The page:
“What's been the most amazing thing about this whole thing is the way he approaches it,” Leftwich said. “He came in and told me from Day 1, ‘Just coach me — let me know what you want.’ Obviously, we work together from the game plan standpoint. But he's really a guy that says, ‘I'm going to go out and execute this play, regardless of what you call, at a high level.’”
Brady responds well to hard coaching from Leftwich, Bucs’ staff
One thing you have to understand about Brady is that despite his standing as pro football’s GOAT, he knows the only way to get better is with honest critiques. So while Brady has his own opinions, he accepts the Bucs’ hard coaching.
“[Bruce Arians’] philosophy is to coach them hard, which is a lot of curse words at times,” Goodwin said with a laugh. “We’re going to coach you hard no matter who you are, and Tom takes it and, you know, he comes out on the other end playing well. So it works for all of us.”
And Leftwich, despite being two years younger than Brady, admits he isn’t shy about coaching Brady hard, either.
“Oh, yeah, he wants to be coached hard … he wants you to let him know when he's not doing the right things,” Leftwich said. “And that's the easy part for me, because you want to help, you want to put the player in the best position to have success.”
Brady said this dialogue has allowed him to understand a different way to attack defenses on Sundays than he became accustomed to after two decades in New England.
After years of bludgeoning teams with a strong run game and a precision short passing game as a Patriot, Brady has aired it out more this year in Leftwich’s and Arians’ vertical passing attack, throwing for the most yards (4,633) since 2015, the most touchdowns (40) since 2007 and the most 20-yard plus passing plays (63) since 2011.
“It's been fun over the course of the year to learn a lot about different things, about different ways to handle different situations,” Brady said. “Ultimately, it's about not always being in agreement, but being in alignment when you take the field. So you have to be 100 percent on the same page on game day, which we have been. And how we get to that point has been great conversation, great learning for me.”
In this partnership, the growth isn’t limited to Brady.
Leftwich has stuff to be NFL head coach sooner rather than later
For all Leftwich has done for the Bucs’ offense, he’s not only appreciative of the way Brady actively seeks coaching, but also of the way Arians (a noted offensive guru himself) has allowed him to run the offense.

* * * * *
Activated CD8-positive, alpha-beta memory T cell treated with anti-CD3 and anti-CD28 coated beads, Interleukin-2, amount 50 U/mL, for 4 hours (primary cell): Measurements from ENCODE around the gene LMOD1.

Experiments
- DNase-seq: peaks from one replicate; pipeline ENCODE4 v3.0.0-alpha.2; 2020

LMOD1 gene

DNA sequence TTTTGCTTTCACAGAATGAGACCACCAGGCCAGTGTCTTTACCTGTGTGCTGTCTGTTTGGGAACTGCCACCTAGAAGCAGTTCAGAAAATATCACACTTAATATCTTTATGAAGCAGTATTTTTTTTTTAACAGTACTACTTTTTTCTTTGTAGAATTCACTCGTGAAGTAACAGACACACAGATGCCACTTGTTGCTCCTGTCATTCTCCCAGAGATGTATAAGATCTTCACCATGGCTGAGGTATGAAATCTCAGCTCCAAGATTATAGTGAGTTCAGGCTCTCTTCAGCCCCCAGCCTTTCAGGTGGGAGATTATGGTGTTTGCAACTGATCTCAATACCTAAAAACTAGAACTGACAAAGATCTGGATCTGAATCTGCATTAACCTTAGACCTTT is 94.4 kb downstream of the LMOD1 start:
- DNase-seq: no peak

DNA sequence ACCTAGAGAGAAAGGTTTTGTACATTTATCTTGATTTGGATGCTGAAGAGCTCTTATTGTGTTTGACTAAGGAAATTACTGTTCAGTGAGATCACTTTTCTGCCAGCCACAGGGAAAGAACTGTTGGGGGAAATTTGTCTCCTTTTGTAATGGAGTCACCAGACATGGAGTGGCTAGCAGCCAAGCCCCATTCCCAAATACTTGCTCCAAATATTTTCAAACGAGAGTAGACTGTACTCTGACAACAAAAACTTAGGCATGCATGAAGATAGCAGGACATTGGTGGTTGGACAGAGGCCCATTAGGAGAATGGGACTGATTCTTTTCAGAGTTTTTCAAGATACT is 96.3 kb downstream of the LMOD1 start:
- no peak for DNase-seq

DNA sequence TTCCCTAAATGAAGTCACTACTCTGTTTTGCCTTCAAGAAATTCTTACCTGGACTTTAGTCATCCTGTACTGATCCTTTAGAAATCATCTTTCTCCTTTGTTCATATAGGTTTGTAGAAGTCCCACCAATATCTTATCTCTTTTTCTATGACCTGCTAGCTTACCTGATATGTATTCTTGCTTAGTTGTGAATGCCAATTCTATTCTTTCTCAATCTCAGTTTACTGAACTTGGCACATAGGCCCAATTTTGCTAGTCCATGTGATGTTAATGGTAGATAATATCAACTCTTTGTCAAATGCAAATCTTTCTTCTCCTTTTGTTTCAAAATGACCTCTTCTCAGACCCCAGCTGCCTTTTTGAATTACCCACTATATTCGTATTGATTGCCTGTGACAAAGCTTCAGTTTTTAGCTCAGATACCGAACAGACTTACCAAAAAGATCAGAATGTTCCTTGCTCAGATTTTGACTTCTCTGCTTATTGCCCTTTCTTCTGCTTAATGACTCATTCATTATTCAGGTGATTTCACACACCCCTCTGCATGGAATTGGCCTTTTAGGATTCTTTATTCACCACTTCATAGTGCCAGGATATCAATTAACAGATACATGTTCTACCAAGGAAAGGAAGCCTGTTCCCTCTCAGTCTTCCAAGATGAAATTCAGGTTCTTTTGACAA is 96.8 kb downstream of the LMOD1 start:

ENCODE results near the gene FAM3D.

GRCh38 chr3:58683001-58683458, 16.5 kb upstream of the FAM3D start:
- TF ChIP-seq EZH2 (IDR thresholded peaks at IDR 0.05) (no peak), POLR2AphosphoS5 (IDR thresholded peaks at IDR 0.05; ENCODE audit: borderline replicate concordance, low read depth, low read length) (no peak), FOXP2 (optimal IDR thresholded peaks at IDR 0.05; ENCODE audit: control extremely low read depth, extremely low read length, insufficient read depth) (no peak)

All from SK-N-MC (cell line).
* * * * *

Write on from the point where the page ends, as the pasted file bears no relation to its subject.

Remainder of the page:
“The best thing about it is that you grow,” Leftwich said. “He lets you grow and see it the way that you see it and do the things that you like to do from a schematic standpoint. So it's just great to have one type of person like that. ... I’ve got great offensive minds in the building every day that I can bounce stuff off if needed.”
And Leftwich, assistant coach Tom Moore said, has thrived in the role.
“Byron has really taken the bull by the horns ... having played the position, now he's involved and coaching it and calling it,” Moore said. “Byron does a tremendous job.”
Leftwich also boasts great leadership skills, Goodwin added, with his ability to get the best out of players in different ways standing out, along with his ability to communicate and present offensive concepts at team meetings.
With rave reviews like that, it’s no wonder Arians was so visibly frustrated Monday that Leftwich didn’t even get a call for a head coaching interview.
He certainly wasn’t alone.
“I'm still amazed based on the success he's had in the last two years calling plays that he didn't get any interviews — it's unfortunate for him,” Goodwin said. “But hopefully that gets changed moving forward.”
When told Monday about the support he received, Leftwich didn’t seem to blink, noting he needs to keep getting better at what he does.
Still, Leftwich’s colleagues believe the NFL head coaching opportunity that has eluded him will come sooner rather than later.
“It's a question of time until Byron will be a head coach in this league — and rightfully so,” Moore said. “And what he is, he'll have great success.”
In the meantime, the relationship between Leftwich and Brady has never been more important as the Bucs prepare for the biggest game of the season, one that could add to Brady’s legacy and shape Leftwich’s coaching future.
“[We’ve got] one game left, and it’s for everything,” Brady said. “So I’m excited to see what we can come up with for Sunday.”